Solar Storms,
Solar Flares & Cosmic Rays

18 March 2018

Updated: 21 September 2018


A solar storm is the common name given to a range of event emanating from the Sun. One in particular is a coronal mass ejection, but more on that in a bit.

Here’s a list of resources regarding the different types of solar storms and cosmic rays.

General information is followed by where to get the physics perspective as deep as you’d like to go, some historical details, the impact on one’s health and remedies.

General Information

Sun spots can be seen on the surface of our closes star, but of course take precautions if attempting to observe for yourself.

Similar to a sun spot is a coronal hole.

A coronal mass ejection event is associated with these “tears” in the magnetic field of the sun, where magnetic material from the sun erupts into our solar system. Sometimes it impacts the Earth to varying degrees after a few days of travel, but many of these completely miss us.

Those are conventionally known as a solar storm, yet more are included under that grouping as well.

Not all coronal holes lead to a solar storm.

Some coronal holes are relatively small while others have appeared as a scar spanning nearly the entire length and much of the breadth of the solar disc as it appears from our vantage point.

There is also solar wind, as a separate phenomenon. This is essentially where the sun’s magnetic field extends and perturbs the space between the sun and planets.

Somewhat related but distinctly different– there are cosmic rays (or cosmic radiation) which is radiation emanating from other than the Sun or our planet itself.

When clustered and hitting our planet in a surge, this is considered to be its own kind of storm, sometimes called a cosmic storm.

Finally– affectionately known as killer electrons– Electromagnetic Ion Cyclotron waves wreak havoc with sensitive electronics and therefore human bodies which are also sensitive to electromagnetic disturbances.

In 2018 as many times before, we have been barraged by all these phenomena.

Does space weather affect us?

Yes, on many levels with potential impact to:

Keep reading to educate yourself and for possible remedies.

Physics Perspective

Dr. Tamitha Skov is one of the leading space weather experts in the world.

Her website is Space Weather Woman .com, a nickname given by her colleagues.

She is TamithaSkov on twitter offering daily forecasts.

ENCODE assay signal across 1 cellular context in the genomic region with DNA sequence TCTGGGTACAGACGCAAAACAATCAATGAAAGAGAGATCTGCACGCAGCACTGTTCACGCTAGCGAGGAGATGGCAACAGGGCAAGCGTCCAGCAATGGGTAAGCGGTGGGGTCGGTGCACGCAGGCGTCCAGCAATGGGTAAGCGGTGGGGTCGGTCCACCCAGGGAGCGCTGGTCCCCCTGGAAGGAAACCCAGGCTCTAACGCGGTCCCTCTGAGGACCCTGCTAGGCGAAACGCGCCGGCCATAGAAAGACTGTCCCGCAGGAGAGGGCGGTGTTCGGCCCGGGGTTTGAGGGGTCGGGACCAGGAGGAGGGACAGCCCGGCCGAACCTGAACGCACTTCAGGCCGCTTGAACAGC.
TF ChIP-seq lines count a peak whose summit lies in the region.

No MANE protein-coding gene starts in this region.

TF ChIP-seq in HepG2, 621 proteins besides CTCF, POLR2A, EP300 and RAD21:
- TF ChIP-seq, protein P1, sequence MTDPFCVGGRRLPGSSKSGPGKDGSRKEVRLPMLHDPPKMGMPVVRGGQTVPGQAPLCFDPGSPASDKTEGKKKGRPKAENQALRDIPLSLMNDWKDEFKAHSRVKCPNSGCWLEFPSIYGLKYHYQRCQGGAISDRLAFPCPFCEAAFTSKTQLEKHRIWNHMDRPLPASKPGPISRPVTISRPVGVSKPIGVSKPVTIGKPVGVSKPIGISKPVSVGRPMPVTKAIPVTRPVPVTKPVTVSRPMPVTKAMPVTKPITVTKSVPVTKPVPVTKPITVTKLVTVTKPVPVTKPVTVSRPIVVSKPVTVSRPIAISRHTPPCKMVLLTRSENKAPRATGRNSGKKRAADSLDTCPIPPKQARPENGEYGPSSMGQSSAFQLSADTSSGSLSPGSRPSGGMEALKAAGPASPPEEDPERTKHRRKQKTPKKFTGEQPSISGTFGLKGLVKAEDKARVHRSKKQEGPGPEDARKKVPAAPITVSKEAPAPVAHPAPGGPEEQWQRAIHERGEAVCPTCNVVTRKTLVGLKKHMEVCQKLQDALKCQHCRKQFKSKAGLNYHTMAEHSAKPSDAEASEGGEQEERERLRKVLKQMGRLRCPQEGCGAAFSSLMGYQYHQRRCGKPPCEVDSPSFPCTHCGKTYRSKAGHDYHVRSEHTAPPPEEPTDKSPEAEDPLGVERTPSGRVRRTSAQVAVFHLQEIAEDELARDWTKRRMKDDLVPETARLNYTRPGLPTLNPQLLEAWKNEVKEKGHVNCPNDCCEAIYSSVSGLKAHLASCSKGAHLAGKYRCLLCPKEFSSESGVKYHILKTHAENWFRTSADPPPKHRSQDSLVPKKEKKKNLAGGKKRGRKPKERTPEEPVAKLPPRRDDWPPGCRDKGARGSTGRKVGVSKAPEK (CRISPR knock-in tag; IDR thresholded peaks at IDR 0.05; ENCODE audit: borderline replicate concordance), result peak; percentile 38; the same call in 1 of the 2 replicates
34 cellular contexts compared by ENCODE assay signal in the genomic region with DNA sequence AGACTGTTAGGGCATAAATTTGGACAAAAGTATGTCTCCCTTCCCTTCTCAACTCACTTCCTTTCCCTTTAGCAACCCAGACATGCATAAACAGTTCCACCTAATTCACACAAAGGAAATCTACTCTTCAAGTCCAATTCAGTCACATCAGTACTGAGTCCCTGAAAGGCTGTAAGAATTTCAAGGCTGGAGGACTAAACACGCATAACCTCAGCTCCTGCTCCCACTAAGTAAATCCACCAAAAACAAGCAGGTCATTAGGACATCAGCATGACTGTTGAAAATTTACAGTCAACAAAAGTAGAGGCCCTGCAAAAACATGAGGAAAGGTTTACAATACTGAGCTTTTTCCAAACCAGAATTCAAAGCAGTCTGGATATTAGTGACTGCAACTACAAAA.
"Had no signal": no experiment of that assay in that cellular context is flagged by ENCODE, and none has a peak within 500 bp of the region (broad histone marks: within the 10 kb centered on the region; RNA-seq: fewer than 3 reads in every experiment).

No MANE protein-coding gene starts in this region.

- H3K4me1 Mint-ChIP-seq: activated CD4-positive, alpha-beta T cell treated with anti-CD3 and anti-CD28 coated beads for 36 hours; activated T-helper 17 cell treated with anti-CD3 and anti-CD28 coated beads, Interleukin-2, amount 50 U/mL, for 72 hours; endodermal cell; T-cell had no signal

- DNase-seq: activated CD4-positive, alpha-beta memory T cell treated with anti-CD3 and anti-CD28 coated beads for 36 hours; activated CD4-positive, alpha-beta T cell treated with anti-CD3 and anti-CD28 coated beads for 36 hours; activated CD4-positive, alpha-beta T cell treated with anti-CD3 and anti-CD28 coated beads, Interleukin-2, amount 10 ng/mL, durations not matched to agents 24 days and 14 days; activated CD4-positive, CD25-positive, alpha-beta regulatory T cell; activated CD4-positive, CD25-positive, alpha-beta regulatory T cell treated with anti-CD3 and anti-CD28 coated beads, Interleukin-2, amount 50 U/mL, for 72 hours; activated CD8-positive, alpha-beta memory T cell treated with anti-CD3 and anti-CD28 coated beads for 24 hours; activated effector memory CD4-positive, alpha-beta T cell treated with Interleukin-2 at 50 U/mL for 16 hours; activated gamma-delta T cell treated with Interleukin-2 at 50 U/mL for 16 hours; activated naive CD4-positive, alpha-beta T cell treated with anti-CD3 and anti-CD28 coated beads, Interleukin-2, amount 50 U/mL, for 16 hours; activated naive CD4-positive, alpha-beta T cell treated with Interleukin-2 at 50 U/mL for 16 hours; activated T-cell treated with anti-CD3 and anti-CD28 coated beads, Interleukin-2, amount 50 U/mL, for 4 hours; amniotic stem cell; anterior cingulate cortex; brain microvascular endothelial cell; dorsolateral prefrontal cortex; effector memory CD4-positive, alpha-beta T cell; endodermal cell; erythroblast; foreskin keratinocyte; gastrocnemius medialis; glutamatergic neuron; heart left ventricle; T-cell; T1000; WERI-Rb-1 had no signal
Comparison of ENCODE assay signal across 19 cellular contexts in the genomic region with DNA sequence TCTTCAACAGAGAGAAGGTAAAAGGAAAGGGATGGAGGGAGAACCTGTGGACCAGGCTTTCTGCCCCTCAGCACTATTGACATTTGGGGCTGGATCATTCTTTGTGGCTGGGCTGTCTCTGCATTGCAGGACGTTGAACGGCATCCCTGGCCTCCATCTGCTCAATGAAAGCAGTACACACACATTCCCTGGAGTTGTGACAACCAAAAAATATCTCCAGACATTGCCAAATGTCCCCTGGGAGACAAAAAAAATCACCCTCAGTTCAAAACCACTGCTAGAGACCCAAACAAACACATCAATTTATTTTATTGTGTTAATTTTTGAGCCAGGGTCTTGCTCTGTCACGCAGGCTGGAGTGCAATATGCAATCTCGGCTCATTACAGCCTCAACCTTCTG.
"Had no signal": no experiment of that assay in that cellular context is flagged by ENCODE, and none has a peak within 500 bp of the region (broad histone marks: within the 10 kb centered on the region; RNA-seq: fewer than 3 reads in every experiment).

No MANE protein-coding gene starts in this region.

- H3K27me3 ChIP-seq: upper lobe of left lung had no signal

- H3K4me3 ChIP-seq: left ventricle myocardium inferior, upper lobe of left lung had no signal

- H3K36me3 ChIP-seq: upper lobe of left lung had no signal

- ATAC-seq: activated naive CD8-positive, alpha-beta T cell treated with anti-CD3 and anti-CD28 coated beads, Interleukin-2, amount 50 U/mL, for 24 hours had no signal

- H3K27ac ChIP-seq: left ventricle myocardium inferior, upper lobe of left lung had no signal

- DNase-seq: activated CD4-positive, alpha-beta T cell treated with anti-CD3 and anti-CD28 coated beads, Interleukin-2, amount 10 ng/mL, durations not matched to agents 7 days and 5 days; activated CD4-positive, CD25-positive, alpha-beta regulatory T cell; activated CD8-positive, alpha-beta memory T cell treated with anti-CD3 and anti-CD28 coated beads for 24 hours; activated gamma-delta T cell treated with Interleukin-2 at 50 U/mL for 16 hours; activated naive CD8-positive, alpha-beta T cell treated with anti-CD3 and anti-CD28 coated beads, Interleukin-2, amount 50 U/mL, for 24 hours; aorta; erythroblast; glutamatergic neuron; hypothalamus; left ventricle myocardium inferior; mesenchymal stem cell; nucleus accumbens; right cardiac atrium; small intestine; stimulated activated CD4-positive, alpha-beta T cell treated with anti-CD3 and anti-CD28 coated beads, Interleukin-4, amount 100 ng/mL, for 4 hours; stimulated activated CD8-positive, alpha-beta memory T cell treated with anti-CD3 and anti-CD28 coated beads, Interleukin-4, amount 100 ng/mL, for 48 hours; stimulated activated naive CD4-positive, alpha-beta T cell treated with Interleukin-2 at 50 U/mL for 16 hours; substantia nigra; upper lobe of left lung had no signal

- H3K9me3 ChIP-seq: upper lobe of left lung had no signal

See WeatherBrains #627 with interview of Dr. Tamitha Skov (approximately 1.5 hours).

Highlights from that interview:

Referenced within that interview:


Studies of Electromagnetic Ion Cyclotron waves (“killer electrons”) expanded in September 2018 with launch of ELFIN satellite.


Impact On Our Health

Perhaps a little woo for some tastes but good overview of health impact: How Solar Flares & Geomagnetic Storms Affect Us​

Other links:


This is for purposes of information only and is not medical advice.

Individuals with personal or family history of health concerns should
first discuss this with a medical doctor before attempting.

One approach to consider for mitigating effects of solar storms, cosmic radiation and disturbances to Earth’s magnetic field: Earthing (no affiliation beyond having confirmed the physics of their claims by using a multimeter; see below).

These are some variations tried on a regular basis (e.g., weekly or monthly) with positive results:

Obviously, avoid this type of activity if there’s any chance of an electrical storm.

The idea is that your body becomes electrically grounded, thereby dissipating static electricity from excessive positive charge.

Once zero current is attained, the flow of electron charges reverses, and your body then draws negative charge.

You can easily measure this with an inexpensive digital multimeter at the 200 milliamp (mA) setting.

(Don’t get caught-up on the common associations of “positive” or “negative” charges. Linguistics doesn’t always match physics, and this is such an instance.)

Further Reading

Copyright © 2018 Daniel Joseph Pezely
May be licensed via Creative Commons Attribution.